Prince William tries out football diplomacy in China

Prince William tries out football diplomacy in China

SHANGHAI - Britain's Prince William practised sports diplomacy in China on Tuesday, striding onto the football pitch at a Shanghai school.

Wearing a dark blue suit, he stopped a stray ball, tapped it twice with his black shoe before giving it a confident kick on the artificial turf.

His trip to China, making him the highest-profile royal visitor since Queen Elizabeth II in 1986, has been laden with symbolism as Britain attempts to improve top-level diplomatic relations with Beijing.

On Monday, William reached out to China's top leader, President Xi Jinping, telling him: "I also gather you're quite a football fan."

State media have called Xi an "avid" fan and the leader last year recommended that all Chinese children learn the game, state media reported.

William -- a supporter of relegation-threatened Aston Villa -- chatted with students taking part in the football clinic at Nanyang secondary school, part of a programme run by the British Council and the Premier League.

Elementary school student Li Ziyu, 11, exchanged a "high five" with William as he told him about his enthusiasm for the Beautiful Game.

"I have played since I was small," he said afterwards.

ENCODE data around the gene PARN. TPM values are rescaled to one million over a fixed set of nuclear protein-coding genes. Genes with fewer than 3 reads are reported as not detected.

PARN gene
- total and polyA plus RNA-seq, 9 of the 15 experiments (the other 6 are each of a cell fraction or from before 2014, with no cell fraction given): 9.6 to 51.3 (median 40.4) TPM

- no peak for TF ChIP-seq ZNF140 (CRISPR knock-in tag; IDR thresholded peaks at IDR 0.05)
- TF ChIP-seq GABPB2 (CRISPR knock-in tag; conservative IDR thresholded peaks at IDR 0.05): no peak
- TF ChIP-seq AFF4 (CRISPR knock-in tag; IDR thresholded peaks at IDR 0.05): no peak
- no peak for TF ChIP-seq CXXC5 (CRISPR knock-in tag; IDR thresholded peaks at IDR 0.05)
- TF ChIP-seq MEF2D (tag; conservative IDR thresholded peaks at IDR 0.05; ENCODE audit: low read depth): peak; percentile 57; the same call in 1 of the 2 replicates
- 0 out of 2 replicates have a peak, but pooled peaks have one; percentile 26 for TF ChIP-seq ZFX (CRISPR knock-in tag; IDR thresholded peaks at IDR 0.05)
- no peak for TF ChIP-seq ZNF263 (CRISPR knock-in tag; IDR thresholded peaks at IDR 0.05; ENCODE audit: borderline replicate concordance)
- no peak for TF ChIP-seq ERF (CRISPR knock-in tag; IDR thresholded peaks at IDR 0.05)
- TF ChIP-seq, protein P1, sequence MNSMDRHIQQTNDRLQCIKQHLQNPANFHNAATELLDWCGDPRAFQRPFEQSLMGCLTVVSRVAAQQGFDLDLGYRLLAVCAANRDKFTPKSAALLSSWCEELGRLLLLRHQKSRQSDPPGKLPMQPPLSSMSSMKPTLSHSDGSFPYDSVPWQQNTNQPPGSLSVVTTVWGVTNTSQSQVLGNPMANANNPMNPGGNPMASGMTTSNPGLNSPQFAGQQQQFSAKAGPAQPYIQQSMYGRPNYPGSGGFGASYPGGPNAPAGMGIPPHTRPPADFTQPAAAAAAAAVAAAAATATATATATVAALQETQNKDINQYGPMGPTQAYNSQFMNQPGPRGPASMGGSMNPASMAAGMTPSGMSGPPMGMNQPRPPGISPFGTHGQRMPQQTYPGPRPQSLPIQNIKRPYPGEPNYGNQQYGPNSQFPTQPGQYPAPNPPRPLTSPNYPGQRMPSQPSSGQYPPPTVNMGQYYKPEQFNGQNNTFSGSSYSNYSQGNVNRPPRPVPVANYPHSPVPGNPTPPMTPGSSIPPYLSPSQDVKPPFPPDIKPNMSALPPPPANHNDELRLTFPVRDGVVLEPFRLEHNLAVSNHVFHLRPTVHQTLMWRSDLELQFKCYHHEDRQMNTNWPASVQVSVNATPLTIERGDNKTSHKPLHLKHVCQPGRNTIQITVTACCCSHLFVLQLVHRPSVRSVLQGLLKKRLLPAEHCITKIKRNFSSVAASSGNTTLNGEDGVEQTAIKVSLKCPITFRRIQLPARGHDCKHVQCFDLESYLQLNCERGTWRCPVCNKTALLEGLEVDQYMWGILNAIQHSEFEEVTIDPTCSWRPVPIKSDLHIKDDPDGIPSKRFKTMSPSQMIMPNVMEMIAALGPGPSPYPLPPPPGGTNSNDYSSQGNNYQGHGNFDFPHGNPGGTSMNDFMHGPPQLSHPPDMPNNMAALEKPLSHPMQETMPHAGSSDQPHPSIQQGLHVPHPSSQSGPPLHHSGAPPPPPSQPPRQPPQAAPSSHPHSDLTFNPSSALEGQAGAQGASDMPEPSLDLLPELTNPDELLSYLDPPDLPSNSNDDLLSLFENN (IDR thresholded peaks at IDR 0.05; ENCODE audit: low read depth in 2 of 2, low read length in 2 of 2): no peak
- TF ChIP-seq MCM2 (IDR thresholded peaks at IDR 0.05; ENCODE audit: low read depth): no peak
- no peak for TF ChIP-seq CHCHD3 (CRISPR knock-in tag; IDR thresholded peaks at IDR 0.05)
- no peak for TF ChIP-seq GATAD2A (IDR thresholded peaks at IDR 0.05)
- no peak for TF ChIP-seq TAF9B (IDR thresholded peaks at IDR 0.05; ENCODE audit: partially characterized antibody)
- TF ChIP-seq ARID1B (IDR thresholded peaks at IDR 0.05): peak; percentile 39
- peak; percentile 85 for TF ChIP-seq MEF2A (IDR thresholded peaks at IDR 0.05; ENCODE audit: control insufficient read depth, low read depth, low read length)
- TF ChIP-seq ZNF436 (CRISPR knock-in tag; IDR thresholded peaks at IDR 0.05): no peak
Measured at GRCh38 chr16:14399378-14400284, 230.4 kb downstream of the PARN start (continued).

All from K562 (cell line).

China's national team has historically underperformed and last week Beijing unveiled a government initiative to improve its poor showings, in part by fostering young talent.

While the domestic football league offers foreign players and coaches lucrative contracts, the national side remains in a lowly 82nd place, tied with Guatemala, in FIFA's latest global rankings.

"The game is evolving here," said Paul Hughes, head coach for the global programme Premier Skills, which ran the school event.

"Sometimes it's about enhancing the game from the bottom. With that, more children are going to get the opportunity to participate," he told AFP.

Meanwhile, a business event linked to William's visit, aimed at showcasing innovation in arts and industry, will help bring 150 million pounds ($230 million) to the British economy over the next five years, according to a statement released Tuesday.

The business deals include an agreement which will allow co-produced film projects to access domestic benefits, including financing.

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